With the intent of observing the conflict at its most prominent, we paid a visit to the city of Hebron. Split into Palestinian and Israeli controlled areas, some 700 Israelis live in settlements guarded and protected by Israeli soldiers in the H2 zone controlled by Israel, with around 40,000 Palestinians living alongside them. As a result, there are dozens of military checkpoints which severely limit and complicate the freedom of movement in the city. While there, after visiting the Ibrahimi Mosque, we were invited to share a meal with a local, named Mohammad. His house was located on a street which has over time become a predominate home and base for Israeli settlers. Over lunch he conveyed to us how harsh existence can be for him and his family due to their controversial location and how the conflict warps the lives of normal people. He explained that in order to go about daily activities, they are often forced to pass through the same checkpoints multiple times. Despite being completely familiar to the Israeli guards, they are still subjected to thorough searches on a constant basis.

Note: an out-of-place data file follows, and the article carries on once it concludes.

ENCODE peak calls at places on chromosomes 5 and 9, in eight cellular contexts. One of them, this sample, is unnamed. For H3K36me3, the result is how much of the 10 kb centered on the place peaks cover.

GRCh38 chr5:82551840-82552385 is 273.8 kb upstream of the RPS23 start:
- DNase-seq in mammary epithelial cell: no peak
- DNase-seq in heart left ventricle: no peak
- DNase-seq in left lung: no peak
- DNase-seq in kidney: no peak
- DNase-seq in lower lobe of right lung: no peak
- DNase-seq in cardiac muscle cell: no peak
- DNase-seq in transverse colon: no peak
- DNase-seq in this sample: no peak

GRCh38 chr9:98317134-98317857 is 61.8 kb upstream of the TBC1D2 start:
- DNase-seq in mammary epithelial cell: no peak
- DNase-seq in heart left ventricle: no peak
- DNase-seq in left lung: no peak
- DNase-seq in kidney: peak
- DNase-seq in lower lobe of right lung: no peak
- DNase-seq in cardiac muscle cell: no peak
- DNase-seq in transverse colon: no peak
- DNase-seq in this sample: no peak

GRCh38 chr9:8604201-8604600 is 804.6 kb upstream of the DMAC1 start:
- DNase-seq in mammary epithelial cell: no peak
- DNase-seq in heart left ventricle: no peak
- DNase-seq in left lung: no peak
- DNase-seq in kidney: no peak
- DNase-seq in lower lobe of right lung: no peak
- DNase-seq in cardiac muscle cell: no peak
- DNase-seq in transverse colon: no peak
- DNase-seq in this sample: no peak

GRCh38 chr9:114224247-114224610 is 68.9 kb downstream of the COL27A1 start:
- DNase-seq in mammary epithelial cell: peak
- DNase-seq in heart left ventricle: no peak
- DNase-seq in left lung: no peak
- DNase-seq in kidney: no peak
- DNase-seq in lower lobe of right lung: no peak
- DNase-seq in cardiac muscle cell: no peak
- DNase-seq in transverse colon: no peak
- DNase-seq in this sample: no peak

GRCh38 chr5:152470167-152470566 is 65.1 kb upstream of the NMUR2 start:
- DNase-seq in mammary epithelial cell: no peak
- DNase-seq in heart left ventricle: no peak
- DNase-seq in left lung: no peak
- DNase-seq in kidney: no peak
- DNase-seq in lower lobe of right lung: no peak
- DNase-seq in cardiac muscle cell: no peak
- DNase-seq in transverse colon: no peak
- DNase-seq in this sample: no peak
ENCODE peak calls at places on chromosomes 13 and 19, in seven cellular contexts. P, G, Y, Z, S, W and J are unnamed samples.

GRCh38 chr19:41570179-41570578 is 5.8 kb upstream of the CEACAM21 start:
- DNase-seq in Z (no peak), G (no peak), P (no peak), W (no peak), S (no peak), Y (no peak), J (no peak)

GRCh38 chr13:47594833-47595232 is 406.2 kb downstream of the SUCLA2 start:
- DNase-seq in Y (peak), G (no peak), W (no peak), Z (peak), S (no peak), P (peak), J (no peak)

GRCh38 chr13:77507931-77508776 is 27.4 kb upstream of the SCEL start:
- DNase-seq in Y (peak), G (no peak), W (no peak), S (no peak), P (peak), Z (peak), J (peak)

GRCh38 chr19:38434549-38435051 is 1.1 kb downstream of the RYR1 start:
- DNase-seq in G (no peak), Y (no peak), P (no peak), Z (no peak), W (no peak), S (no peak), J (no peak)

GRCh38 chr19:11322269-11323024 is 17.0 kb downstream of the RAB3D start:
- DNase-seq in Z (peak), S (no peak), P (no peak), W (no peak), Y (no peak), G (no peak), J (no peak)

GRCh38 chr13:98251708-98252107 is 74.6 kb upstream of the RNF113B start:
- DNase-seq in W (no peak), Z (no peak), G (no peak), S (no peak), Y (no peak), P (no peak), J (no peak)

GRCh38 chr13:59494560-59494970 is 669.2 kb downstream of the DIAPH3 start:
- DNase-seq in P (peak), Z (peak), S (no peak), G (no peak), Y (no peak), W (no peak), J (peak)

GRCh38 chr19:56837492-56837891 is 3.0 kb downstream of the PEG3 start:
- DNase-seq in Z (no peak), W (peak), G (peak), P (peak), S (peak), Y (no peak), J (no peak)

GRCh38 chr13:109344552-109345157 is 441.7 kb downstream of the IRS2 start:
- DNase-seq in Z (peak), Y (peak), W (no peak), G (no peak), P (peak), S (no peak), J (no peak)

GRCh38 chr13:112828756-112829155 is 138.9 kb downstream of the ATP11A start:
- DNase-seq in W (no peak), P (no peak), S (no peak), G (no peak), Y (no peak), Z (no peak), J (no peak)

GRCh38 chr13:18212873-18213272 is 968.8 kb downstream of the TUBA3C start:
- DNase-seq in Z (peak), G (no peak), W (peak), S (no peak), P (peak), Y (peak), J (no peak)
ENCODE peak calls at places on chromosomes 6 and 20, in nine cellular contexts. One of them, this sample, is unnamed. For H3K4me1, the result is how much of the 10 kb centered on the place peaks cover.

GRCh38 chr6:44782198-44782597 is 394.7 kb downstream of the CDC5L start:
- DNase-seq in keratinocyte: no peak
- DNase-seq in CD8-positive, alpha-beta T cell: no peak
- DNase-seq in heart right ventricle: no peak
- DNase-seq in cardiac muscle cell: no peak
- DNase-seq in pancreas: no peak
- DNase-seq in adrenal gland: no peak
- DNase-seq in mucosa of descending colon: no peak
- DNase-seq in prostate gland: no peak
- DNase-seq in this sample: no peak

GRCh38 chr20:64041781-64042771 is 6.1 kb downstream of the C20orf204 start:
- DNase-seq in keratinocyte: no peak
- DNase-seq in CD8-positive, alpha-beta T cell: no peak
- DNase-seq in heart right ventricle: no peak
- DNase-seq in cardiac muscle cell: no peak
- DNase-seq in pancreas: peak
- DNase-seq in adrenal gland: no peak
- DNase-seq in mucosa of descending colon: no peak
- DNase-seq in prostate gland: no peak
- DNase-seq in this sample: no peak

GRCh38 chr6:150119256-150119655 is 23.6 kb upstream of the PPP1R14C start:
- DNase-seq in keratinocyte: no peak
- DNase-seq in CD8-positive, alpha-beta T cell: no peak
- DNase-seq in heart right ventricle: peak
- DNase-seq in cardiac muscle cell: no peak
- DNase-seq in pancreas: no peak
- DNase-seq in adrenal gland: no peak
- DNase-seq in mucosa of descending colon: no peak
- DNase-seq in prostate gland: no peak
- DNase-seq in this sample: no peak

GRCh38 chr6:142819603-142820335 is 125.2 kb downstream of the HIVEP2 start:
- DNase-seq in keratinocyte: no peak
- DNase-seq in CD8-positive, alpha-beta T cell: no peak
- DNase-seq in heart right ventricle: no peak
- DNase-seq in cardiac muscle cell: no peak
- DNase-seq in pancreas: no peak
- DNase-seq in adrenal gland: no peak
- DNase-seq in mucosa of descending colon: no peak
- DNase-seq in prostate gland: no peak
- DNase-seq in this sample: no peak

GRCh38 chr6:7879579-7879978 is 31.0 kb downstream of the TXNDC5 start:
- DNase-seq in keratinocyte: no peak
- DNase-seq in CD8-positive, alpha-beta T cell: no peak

Speaking of his childhood, Mohammad tells of one day playing outside his house with his cousin. He detailed how his cousin was hassled and later shot by an Israeli soldier nearby for refusing to hand over a football. Seeing Mohammad’s own young children, one riding a miniature tricycle, the other excitedly dancing around the table where we ate, I couldn’t help but wonder why they remained in a place of such violence and danger. He revealed that this decision was one of great controversy. His father had been offered large sums of money by Israelis looking to buy his house, the latest bid, an incredible 10 million dollars and he had received significant backlash for rejecting it. Justifying his position, Mohammad explained simply that this was his home. He and his family had no desire to leave what was so familiar to them and what held so many memories.

 

 

A second opinion

Struck and surprised by his viewpoint, almost immediately afterwards we were countered with a completely alternate one. After making a brief stopover to allow the Palestinian participants to step off our tour bus, ( the location which we were to visit was one which they were forbidden entry to), we arrived at the gates of an Israeli settlement. Here, we met with Ardi, who had moved from Chicago as a young man alongside his wife in order to answer what he referred to as “a calling from God to return to the Holy Land”.